Wilton Color Gels That Bad???

Decorating By camomama5 Updated 5 Jul 2014 , 6:58pm by saqunebi

camomama5 Posted 17 Dec 2011 , 1:57pm
post #1 of 15

Coloring vanilla fondant with Wilton black to make a grey fondant that I can dust with silver to make silver pearl necklaces but after adding black gel my fondant has a GREEN hue to it. Is it cause the fondant is vanilla or are Wilton colors that bad???? I have had this issue before but with a different color (coming out a different color)

14 replies
cakegrandma Posted 17 Dec 2011 , 2:25pm
post #2 of 15

Black is a combination of all colors and blending with white can make weird colors. Add more black and it may be necessary to add some powdered sugar to knead it in as it could become sticky. I have started buying black fondant and after using what I need then I wrap it up and freeze it. It really doesn't take too long to thaw so it saves time and agrivation.

Nazarine Posted 17 Dec 2011 , 2:52pm
post #3 of 15

I started buying Americolors and love the black and the red. When I need black fondant, I buy it pre-tinted to save the hassle. But when I recently needed grey (to make a silver), I mixed some white with the Duff black fondant and got a brown! So, I tossed that and used white fondant with a drop or two of the Americolor Super Black. Worked great!

Lovelyladylibra Posted 17 Dec 2011 , 3:07pm
post #4 of 15

Wilton black, reds, royal blue, hunter green, and brown are HORRID get Americolor in those colors.
But I do prefer Wilton golden yellow & violet, they give me better colors than Americolor. There's wear ones with every brand

kakeladi Posted 17 Dec 2011 , 3:18pm
post #5 of 15

As others have pointed out for gray & black the best & easiest way to buy it premade. If you want gray all you need to do is pinch off about 1/2 teaspoon and mix the into about 1/4 to 1/2cup of whiteicon_smile.gif and........NO weired shadesicon_smile.gif

lrlt2000 Posted 17 Dec 2011 , 3:23pm
post #6 of 15

I was going to post what "cakegrandma" said: black is always a combination of all colors and can have a "hue" depending on the amounts of each they use to make the black! It's not that Wilton's black is "bad" it just may have more greens and blues in the black makeup.

I *think* if you want to balance out a greenish-gray, you would add a hair of the color opposite green on the color wheel (red through violet, depending on how green-olive-yellow the green is):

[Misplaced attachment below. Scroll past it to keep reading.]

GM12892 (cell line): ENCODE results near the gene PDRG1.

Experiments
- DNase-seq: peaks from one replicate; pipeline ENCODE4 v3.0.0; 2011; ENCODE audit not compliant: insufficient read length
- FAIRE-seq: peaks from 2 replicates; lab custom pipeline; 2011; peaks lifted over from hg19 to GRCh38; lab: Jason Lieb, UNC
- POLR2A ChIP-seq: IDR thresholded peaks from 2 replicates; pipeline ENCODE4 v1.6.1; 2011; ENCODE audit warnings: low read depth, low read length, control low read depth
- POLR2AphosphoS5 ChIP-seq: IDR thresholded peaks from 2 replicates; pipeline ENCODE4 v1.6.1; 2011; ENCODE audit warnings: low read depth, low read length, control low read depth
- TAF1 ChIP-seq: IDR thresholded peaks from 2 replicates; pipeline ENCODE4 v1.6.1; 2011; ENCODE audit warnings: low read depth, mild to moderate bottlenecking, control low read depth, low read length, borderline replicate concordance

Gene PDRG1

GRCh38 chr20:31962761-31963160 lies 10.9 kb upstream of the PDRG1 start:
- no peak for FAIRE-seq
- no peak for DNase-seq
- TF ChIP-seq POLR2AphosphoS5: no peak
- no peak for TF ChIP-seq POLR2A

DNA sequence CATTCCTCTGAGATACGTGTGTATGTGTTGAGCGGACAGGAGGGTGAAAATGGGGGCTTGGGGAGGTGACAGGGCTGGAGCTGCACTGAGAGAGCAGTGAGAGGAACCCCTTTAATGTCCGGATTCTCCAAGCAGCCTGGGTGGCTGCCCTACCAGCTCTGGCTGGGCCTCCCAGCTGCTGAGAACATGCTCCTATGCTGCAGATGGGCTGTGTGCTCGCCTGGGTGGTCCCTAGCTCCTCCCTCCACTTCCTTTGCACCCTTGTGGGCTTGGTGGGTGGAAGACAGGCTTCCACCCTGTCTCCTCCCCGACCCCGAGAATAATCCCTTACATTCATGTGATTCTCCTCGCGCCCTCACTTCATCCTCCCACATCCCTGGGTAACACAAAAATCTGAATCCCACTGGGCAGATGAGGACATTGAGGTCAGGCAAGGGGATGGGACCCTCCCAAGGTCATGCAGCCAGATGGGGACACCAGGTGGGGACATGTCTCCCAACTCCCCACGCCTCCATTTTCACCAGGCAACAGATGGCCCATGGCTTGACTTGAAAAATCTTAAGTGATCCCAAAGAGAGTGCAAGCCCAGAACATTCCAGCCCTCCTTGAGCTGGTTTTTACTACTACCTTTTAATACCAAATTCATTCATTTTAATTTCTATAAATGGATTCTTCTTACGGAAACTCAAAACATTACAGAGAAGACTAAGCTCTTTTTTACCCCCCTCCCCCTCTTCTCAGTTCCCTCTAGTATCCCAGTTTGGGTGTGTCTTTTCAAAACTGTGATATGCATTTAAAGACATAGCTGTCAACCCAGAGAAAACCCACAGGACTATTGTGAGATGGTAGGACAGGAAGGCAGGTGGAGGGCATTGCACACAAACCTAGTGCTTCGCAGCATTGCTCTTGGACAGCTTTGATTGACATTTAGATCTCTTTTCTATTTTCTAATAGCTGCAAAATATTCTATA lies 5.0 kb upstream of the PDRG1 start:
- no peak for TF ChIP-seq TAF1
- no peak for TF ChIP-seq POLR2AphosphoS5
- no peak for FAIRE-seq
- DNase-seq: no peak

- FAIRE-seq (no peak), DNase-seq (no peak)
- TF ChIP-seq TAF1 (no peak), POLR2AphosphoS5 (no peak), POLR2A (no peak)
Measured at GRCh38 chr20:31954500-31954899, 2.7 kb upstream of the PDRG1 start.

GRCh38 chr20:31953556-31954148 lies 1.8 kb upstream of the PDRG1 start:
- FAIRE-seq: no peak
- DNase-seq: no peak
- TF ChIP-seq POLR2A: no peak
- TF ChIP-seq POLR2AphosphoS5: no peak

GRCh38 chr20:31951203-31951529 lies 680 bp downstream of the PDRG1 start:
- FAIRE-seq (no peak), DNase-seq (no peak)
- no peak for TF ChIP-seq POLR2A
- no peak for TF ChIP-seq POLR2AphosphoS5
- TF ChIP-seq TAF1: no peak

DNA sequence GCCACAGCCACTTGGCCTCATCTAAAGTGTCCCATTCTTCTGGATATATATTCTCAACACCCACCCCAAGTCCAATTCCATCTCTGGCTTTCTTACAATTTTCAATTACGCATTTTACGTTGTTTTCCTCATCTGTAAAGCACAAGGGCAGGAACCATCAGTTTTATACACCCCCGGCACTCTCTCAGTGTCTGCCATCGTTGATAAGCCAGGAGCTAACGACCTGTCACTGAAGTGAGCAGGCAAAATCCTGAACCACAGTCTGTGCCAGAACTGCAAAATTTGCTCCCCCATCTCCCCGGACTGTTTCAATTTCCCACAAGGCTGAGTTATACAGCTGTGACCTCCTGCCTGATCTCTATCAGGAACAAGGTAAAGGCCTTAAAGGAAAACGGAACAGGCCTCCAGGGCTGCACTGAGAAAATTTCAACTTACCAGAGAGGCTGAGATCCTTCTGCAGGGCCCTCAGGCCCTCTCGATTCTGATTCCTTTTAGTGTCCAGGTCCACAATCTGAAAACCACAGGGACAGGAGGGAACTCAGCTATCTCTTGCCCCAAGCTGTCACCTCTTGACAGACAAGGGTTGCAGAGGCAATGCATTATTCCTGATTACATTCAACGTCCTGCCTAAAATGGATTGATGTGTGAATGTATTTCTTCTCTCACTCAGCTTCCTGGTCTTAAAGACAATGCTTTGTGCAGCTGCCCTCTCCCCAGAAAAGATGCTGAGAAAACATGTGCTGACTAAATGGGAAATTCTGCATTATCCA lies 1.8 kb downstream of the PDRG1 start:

http://designhousebusqueda.files.wordpress.com/2011/05/color-wheel1.gif

camomama5 Posted 17 Dec 2011 , 3:24pm
post #7 of 15

Thank you all so so much. I have said this before but this time I am doing it and not looking back. Wilton colors (ALL of them...I probably have 20-30) are going in the trash right now! I have the colors I need(from globalsugarart.com) for this wedding cake. SO I will just keep ordering Americolor as needed. Thanks as always! I will buy the pre made black and save myself a giant headache!

Nazarine Posted 17 Dec 2011 , 3:29pm
post #8 of 15

The only bad thing I found with the Duff black is that it seems almost impossible to get it to harden. I tried to use it for wheels on a car and it never did get to where I needed it. Next time I had to add a ton of tylose powder to it and give it 4 days - even then it wasn't ideal. Just something to keep in mind if you need to use it for modeling. I need to try a different brand of black fondant but the only kind I can buy locally is Duff. icon_sad.gif

Kiddiekakes Posted 17 Dec 2011 , 3:46pm
post #9 of 15

Wilton colors begin to harden as soon as any greasy substance gets near it...icing etc...even if you dip a toothpick in it that has a touch of icing on it the colors begin to harden.You can try and bring them back with glycerin but they make the icing splotchy.

KoryAK Posted 17 Dec 2011 , 10:06pm
post #10 of 15

The retail "Duff" fondant is designed not to harden.

dawnybird Posted 18 Dec 2011 , 1:20am
post #11 of 15

I also use Duff's black fondant, but I find it so soft that it loses its shape when I try to pick up cut pieces. For example, I've cut zebra stripes and polka dots, and when I try to lift them off the mat, they stretch out of shape from their own weight. I've tried rolling it different thicknesses, but still have trouble with it. I think I'll try Satin Ice next.

IHeartCaking Posted 18 Dec 2011 , 2:00am
post #12 of 15

After my first experience coloring fondant black (a disaster much like what you're describing) I started buying my black pre mixed. I use Satin Ice and love it!

camomama5 Posted 18 Dec 2011 , 2:55am
post #13 of 15

Thank you all!

The_Puzzler Posted 18 Dec 2011 , 5:03am
post #14 of 15

Hi,
I used the candy clay method below with my Wilton black and red and the colours came out perfect for my Black and Red Spiderman cake.

http://sugarteachers.blogspot.com/2009/03/how-to-color-fondant-to-deep-rich-hue.html

saqunebi Posted 5 Jul 2014 , 6:58pm
post #15 of 15

I had the same problem with McCormick Black. (It was Green in my mix)

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